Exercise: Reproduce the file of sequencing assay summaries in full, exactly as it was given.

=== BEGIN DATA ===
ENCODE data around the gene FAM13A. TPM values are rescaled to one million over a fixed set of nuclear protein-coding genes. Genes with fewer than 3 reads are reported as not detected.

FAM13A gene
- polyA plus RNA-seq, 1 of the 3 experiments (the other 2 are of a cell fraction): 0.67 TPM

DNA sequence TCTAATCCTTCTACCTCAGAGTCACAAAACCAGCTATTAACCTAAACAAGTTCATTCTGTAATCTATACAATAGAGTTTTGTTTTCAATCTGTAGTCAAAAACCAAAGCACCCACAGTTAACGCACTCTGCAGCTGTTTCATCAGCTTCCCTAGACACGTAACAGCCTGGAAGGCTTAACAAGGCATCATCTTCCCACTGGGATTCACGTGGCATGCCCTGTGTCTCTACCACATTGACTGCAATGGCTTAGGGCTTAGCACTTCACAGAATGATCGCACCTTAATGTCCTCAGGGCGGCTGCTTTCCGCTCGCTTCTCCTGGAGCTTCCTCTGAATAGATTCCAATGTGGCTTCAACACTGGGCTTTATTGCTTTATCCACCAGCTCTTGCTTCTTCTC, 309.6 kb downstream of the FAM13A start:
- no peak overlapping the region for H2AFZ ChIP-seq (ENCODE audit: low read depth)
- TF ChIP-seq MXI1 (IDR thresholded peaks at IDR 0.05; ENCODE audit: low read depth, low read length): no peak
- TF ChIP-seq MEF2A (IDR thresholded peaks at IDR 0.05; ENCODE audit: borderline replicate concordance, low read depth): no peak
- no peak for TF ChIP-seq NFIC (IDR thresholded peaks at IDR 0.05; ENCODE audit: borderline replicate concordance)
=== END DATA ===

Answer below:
ENCODE data around the gene FAM13A. TPM values are rescaled to one million over a fixed set of nuclear protein-coding genes. Genes with fewer than 3 reads are reported as not detected.

FAM13A gene
- polyA plus RNA-seq, 1 of the 3 experiments (the other 2 are of a cell fraction): 0.67 TPM

DNA sequence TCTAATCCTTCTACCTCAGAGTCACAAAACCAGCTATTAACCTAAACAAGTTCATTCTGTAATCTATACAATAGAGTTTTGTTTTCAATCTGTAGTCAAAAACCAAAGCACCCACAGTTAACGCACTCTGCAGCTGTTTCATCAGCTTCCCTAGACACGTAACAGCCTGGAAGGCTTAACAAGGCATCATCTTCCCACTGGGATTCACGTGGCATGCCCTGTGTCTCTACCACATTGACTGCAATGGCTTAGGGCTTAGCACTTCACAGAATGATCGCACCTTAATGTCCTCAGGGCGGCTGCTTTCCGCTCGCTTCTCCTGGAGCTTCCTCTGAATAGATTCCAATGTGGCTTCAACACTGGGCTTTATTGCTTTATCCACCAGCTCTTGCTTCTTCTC, 309.6 kb downstream of the FAM13A start:
- no peak overlapping the region for H2AFZ ChIP-seq (ENCODE audit: low read depth)
- TF ChIP-seq MXI1 (IDR thresholded peaks at IDR 0.05; ENCODE audit: low read depth, low read length): no peak
- TF ChIP-seq MEF2A (IDR thresholded peaks at IDR 0.05; ENCODE audit: borderline replicate concordance, low read depth): no peak
- no peak for TF ChIP-seq NFIC (IDR thresholded peaks at IDR 0.05; ENCODE audit: borderline replicate concordance)